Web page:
It is sometimes said that "the more things change, the more they stay the same." That is apropos for this post. If one were to watch the debates and bickering in any congress or parliament around the world, they might be able to write the same type of letter as Fisher Ames wrote to George Richards Minot.
The interest in this excerpted communication is Ames's observation about the workings of the Federal Congress. In it, you can see the hangover from the Federalist/Anti-Federalist arguments, the current party alignments and tactics, and comprehend how this short observation presages conflicts to come.
August Glen-James, editor
We hear, incessantly, from the old foes of the Constitution, “this is unconstitutional, and that is”; and indeed, what is not? I scarce know a point which has not produced this cry, not excepting a motion for adjourning.
8 March 1792
My Dear Friend,--Congress moves slowly, too slowly. The spirit of debate is a vice that grows by indulgence. It is a sort of captiousness that delights in nothing but contradiction. Add to this, we have near twenty antis, dragons watching the tree of liberty, and who consider every strong measure, and almost every ordinary one, as an attempt to rob the tree of its fair fruit. We hear, incessantly, from the old foes of the Constitution, “this is unconstitutional, and that is”; and indeed, what is not? I scarce know a point which has not produced this cry, not excepting a motion for adjourning. If the Constitution is what they affect to think it, their former opposition to such a nonentity was improper. I wish they would administer it a little more in conformity to their first creed. The men who would hinder all that is done, and almost all that ought to be done, hang heavy on the debates. The fishery bill was unconstitutional; it is unconstitutional to receive plans of finance from the Secretary; to give bounties; to make the militia worth having; order is unconstitutional; credit is tenfold worse. . . .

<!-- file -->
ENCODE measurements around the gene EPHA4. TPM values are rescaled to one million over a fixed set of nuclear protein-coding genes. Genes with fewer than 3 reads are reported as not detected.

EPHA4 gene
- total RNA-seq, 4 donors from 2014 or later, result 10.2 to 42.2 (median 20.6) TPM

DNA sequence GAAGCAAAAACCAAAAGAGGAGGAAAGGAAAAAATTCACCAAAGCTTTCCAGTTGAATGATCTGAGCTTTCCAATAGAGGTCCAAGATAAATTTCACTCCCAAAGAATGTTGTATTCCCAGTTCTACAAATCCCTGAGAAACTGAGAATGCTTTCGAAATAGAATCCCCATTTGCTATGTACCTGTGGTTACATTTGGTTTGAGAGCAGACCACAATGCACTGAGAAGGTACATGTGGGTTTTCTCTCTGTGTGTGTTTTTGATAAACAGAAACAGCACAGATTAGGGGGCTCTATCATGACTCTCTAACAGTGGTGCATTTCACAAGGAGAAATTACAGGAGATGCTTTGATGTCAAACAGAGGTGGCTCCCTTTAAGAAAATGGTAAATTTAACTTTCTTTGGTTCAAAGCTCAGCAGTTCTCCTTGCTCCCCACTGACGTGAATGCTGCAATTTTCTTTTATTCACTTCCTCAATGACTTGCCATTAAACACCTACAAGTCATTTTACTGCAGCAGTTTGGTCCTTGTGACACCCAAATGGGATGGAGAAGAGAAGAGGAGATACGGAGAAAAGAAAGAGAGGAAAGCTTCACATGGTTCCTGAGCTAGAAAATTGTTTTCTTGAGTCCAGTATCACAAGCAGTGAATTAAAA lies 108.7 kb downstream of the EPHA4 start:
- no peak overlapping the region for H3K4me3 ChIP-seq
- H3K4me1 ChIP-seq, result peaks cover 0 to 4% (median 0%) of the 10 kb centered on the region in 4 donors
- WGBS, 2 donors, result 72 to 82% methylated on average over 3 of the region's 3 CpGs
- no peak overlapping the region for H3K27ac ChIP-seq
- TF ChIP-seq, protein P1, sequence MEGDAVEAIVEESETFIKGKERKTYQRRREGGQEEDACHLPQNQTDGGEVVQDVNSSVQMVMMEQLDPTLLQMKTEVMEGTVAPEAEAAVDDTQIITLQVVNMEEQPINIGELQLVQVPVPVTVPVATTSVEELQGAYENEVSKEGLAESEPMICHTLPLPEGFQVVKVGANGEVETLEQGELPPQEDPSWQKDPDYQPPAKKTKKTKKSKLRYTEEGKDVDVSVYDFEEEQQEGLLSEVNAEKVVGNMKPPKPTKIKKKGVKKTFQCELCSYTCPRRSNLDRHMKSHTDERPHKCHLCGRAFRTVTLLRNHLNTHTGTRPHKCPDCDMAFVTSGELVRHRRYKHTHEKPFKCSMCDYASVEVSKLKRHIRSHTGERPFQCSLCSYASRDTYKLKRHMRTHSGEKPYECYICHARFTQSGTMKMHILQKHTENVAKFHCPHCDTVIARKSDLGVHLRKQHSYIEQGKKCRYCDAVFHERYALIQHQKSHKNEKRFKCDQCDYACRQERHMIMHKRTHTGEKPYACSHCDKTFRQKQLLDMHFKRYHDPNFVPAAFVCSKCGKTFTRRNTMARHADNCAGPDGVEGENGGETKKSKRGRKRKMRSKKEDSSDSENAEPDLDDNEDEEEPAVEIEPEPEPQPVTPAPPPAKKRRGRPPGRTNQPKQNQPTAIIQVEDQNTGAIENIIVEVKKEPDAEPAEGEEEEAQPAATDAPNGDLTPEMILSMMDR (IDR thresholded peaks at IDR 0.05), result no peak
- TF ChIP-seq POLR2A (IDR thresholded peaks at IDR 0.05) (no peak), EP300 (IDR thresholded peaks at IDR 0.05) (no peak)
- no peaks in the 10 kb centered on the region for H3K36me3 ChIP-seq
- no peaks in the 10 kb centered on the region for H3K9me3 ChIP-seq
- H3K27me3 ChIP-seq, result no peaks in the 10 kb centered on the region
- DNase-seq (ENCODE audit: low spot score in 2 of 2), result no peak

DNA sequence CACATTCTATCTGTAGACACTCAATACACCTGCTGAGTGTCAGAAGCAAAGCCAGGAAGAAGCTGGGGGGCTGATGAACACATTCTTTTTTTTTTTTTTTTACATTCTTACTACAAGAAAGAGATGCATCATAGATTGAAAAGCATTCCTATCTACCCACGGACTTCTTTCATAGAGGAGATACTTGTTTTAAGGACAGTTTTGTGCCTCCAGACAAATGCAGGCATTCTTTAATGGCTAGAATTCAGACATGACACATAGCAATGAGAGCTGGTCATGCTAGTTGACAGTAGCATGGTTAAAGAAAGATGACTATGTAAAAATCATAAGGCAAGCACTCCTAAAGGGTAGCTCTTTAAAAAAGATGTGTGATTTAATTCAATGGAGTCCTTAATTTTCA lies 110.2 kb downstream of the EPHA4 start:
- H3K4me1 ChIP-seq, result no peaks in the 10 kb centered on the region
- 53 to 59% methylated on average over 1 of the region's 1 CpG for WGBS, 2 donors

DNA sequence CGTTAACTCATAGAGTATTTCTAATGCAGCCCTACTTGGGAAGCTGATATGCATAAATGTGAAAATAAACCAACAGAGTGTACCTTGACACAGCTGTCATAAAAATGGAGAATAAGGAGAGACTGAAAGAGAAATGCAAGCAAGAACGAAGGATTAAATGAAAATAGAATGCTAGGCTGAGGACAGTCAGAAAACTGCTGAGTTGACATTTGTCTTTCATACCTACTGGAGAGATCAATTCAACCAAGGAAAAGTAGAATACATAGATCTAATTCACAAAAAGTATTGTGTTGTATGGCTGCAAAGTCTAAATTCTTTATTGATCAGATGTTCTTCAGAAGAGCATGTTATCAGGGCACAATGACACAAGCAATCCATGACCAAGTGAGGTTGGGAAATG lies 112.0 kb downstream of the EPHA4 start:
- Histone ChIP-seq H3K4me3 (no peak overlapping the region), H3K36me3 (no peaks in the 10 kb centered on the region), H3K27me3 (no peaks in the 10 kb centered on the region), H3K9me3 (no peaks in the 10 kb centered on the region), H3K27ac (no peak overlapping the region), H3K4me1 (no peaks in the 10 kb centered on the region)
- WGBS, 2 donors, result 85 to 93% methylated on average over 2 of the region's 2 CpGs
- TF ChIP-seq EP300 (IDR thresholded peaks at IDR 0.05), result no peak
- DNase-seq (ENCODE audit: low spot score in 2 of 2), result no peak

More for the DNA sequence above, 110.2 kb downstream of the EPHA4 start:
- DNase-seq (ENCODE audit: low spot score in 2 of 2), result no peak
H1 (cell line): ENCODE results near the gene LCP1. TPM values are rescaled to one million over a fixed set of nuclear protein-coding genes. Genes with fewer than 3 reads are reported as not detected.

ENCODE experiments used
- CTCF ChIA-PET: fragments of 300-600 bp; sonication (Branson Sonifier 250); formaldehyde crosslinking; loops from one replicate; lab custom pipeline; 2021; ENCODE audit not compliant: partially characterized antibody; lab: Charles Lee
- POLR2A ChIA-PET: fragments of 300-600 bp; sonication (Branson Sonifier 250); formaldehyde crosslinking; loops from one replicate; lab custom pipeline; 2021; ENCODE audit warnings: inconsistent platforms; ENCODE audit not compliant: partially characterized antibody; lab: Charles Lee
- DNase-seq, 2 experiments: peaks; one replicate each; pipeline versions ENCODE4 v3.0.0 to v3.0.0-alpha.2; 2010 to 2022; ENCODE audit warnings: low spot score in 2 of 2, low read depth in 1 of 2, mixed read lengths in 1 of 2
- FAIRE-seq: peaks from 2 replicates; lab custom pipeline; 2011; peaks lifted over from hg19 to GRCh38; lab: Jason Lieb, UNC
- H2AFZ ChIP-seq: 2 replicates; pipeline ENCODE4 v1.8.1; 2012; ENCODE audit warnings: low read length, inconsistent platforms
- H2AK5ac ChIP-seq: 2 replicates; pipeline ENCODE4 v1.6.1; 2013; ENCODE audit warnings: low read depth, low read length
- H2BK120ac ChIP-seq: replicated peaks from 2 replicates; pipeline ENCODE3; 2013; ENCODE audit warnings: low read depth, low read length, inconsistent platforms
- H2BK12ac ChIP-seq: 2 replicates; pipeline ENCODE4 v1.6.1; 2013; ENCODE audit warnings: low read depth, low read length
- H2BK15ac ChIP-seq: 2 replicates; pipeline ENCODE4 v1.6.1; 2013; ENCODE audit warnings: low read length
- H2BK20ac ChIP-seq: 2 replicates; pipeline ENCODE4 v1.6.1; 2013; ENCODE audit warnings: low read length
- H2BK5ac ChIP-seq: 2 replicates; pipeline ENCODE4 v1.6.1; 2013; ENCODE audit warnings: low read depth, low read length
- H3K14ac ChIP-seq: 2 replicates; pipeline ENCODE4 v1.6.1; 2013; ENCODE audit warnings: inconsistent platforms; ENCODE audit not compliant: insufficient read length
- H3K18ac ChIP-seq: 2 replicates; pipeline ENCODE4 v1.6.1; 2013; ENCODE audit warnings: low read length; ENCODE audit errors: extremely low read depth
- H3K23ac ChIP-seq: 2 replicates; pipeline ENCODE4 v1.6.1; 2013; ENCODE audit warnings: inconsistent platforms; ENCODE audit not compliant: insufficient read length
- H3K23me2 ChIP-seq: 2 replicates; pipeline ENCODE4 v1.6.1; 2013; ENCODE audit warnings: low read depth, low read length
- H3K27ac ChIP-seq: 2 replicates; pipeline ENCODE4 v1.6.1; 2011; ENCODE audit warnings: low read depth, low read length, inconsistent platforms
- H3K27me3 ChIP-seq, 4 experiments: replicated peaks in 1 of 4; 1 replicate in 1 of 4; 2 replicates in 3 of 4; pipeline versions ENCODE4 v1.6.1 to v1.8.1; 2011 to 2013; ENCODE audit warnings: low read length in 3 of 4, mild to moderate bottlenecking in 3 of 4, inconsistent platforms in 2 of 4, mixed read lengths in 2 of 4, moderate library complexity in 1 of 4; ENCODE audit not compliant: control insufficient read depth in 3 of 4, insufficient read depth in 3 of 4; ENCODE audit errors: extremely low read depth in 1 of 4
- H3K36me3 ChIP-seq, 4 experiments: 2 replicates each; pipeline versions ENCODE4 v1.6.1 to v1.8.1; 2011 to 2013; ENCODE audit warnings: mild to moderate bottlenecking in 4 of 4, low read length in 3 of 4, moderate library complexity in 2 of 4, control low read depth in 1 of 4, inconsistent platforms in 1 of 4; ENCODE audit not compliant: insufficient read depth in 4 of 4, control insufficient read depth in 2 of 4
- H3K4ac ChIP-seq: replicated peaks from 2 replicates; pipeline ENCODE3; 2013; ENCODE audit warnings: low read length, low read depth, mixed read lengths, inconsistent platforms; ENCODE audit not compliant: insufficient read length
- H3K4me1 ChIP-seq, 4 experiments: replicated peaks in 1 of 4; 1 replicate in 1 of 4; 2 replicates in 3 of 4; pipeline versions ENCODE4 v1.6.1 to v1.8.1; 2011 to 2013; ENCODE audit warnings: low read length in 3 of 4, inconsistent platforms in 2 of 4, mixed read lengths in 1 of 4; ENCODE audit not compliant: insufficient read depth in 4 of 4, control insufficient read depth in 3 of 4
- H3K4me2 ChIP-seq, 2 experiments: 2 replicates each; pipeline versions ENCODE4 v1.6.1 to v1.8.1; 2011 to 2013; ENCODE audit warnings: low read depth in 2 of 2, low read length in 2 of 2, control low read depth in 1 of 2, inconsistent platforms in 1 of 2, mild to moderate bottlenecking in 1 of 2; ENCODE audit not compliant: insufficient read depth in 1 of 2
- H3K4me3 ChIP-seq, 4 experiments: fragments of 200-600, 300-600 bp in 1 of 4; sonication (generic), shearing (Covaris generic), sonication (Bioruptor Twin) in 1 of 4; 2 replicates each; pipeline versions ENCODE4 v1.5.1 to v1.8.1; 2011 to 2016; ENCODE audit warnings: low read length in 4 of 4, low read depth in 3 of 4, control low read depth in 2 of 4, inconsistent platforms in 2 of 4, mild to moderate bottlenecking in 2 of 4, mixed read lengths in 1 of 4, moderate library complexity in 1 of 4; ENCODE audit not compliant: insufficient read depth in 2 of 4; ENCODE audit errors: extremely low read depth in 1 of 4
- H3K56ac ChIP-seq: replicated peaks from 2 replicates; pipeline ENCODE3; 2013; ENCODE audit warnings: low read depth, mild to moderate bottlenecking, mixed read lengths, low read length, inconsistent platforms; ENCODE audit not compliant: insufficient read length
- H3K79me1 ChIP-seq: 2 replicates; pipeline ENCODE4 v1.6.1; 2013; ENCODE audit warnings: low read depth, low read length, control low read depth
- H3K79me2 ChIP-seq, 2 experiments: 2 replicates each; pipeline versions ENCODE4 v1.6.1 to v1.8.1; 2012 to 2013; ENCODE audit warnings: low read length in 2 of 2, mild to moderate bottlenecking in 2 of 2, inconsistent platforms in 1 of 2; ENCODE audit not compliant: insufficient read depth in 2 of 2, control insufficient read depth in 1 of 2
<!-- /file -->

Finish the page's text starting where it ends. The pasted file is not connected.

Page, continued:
3 May 1792
I am tired of the session. Attending Congress is very like going to school. Every day renews the round yesterday; and if I stay a day or two after the adjournment, I shall be apt to go to Congress from habit, as some old horses are said to go to the meeting-house on Sunday without a rider, by force of their long habit of going on that day. . . .
Causes which I have in a former letter explained to you have generated a regular, well-disciplined opposition party, whose leaders cry “liberty,” but mean, as all party leaders do, “power,” who will write and talk and caress weak and vain men till they displace their rivals. The poor Vice will be baited before the election. All the arts of intrigue will be practiced—but more of this when we meet. . . .